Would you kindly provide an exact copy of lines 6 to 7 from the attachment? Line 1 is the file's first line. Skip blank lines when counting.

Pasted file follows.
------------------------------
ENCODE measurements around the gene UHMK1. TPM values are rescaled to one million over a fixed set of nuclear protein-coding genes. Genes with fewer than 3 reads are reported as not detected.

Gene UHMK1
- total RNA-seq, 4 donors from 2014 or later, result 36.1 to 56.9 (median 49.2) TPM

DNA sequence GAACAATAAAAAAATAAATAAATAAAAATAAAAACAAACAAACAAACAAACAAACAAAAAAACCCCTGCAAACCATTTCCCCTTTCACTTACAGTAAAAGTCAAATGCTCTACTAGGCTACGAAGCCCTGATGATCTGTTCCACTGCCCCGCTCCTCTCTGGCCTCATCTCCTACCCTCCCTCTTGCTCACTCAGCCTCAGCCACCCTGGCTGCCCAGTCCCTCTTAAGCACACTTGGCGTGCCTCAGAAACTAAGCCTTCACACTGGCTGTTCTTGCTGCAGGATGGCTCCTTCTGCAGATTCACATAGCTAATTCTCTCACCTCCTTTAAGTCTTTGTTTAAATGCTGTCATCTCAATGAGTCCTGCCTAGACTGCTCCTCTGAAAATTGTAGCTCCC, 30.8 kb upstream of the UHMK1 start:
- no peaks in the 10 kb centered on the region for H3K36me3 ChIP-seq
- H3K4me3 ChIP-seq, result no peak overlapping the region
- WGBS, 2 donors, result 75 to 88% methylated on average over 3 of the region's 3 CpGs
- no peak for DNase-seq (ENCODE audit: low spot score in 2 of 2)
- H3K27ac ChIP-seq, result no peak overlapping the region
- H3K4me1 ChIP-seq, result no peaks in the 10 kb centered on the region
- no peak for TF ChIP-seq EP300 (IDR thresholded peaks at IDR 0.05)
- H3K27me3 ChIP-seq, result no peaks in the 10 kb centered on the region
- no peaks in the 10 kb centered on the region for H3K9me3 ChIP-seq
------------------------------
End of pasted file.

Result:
- H3K4me3 ChIP-seq, result no peak overlapping the region
- WGBS, 2 donors, result 75 to 88% methylated on average over 3 of the region's 3 CpGs